EY releases improved privacy solution for Ethereum, claiming to help cut transaction costs by over 90%

Quick Take

  • EY has released an improved privacy solution for Ethereum
  • The solution uses third-generation zero-knowledge proof (ZKP) technology
  • Paul Brody, global blockchain leader at EY, said: “With this iteration, we cut the cost per transaction by more than 90% again”

“Big Four” accounting firm EY has launched an improved tool that it says will reduce private transaction costs on Ethereum – the public blockchain.

The tool implements third-generation zero-knowledge proof (ZKP) technology, a cryptographic method, which allows private transactions on public blockchains. EY said it will help make transactions more scalable by “significantly” reducing costs.

“In the prior iteration released in April 2019, public blockchains were already getting competitive with private networks. With this iteration, we cut the cost per transaction by more than 90% again, making private transactions more accessible for mainstream business application,” said Paul Brody, global blockchain leader at EY.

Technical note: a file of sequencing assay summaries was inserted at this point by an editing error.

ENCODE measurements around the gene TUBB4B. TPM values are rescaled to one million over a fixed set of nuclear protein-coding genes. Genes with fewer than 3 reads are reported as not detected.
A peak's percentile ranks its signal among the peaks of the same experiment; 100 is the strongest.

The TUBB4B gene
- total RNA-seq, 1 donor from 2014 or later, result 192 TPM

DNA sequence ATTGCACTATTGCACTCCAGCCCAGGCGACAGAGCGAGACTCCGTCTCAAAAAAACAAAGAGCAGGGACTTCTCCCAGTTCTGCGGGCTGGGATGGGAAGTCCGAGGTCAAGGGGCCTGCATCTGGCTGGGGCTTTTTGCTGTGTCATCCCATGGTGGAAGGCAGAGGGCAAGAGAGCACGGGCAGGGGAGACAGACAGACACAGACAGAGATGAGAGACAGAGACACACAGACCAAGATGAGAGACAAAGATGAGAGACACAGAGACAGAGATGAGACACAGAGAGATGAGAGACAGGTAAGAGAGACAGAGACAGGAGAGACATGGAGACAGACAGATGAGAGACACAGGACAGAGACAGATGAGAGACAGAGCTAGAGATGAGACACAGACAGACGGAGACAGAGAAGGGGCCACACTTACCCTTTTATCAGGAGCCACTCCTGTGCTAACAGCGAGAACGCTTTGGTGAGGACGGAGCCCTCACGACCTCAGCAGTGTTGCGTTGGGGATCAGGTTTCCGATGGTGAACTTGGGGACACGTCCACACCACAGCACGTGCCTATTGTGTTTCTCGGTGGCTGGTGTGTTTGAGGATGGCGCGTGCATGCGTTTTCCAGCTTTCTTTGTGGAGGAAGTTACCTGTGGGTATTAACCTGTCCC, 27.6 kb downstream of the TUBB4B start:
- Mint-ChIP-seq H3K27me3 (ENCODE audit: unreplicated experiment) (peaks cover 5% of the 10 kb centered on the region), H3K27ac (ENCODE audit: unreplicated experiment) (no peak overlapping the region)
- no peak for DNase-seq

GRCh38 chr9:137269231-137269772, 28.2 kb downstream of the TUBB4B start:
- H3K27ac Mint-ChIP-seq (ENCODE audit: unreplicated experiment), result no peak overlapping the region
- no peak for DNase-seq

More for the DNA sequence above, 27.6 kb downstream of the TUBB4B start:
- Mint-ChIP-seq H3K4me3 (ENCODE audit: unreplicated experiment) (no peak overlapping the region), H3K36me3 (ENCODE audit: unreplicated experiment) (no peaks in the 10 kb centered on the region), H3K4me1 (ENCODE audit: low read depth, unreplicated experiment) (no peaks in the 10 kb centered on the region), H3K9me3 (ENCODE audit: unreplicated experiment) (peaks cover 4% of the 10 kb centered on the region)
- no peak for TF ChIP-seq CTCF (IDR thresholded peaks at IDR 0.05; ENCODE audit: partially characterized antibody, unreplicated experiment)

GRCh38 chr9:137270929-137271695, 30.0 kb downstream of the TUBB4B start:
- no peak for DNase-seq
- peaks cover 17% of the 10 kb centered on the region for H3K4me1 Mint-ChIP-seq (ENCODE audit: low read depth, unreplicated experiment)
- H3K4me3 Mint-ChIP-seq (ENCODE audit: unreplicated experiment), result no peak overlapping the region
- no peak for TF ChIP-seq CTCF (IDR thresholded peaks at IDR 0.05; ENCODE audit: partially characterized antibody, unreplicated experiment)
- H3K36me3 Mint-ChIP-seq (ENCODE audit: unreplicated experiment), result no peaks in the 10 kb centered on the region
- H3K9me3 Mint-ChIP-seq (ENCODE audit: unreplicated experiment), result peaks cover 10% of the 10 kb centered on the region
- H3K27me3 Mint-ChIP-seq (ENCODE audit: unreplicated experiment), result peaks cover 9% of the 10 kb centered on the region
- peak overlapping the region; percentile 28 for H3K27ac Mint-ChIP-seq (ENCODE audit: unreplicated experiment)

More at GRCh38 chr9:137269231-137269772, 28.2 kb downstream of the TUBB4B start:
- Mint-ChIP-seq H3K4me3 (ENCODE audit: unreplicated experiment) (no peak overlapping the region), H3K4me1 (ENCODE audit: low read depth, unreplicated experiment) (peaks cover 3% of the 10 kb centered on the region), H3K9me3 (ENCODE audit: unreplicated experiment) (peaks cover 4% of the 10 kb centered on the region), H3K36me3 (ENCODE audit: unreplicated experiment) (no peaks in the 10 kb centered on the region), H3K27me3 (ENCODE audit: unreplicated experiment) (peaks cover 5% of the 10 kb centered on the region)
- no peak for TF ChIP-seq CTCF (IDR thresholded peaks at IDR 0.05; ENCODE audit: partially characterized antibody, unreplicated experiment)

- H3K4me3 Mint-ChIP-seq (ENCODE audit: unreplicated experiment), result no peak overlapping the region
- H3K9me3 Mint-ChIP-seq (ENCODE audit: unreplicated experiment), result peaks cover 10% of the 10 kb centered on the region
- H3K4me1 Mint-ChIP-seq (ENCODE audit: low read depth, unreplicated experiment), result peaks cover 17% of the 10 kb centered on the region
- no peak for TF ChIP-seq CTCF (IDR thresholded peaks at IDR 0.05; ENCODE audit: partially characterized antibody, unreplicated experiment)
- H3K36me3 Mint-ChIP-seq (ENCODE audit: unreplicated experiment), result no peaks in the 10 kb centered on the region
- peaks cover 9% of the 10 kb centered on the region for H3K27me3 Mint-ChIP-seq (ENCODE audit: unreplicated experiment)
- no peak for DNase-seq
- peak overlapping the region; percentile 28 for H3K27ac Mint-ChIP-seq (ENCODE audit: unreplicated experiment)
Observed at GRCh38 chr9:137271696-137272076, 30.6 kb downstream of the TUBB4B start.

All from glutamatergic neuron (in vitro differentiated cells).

Technically speaking, the new tool allows batching multiple private transfers together in a single transaction, which reduces the size on-chain, and in turn, transaction costs.

It allows for “up to 20 transactions to be done at once and cuts the cost per transaction to around US$0.05,” said EY, adding that this represents a 400-fold improvement over its initial prototype released in October 2018.


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“This technology is perhaps the most important EY blockchain milestone in making public blockchains scalable for the enterprise,” said Brody.

EY said the updated technology can also be deployed on private blockchains built on Ethereum. “On private blockchains, it provides a second layer of security and privacy,” it explained.

Looking ahead, EY is expected to announce more such improved functions. “I believe we will look back upon the industrialization of ZKPs as a key milestone in the wide enterprise migration from private to public blockchains,” said Brody, adding:

“Organizations are increasingly seeing the potential for public blockchains, with 75% of enterprises likely to use these networks in the future.”

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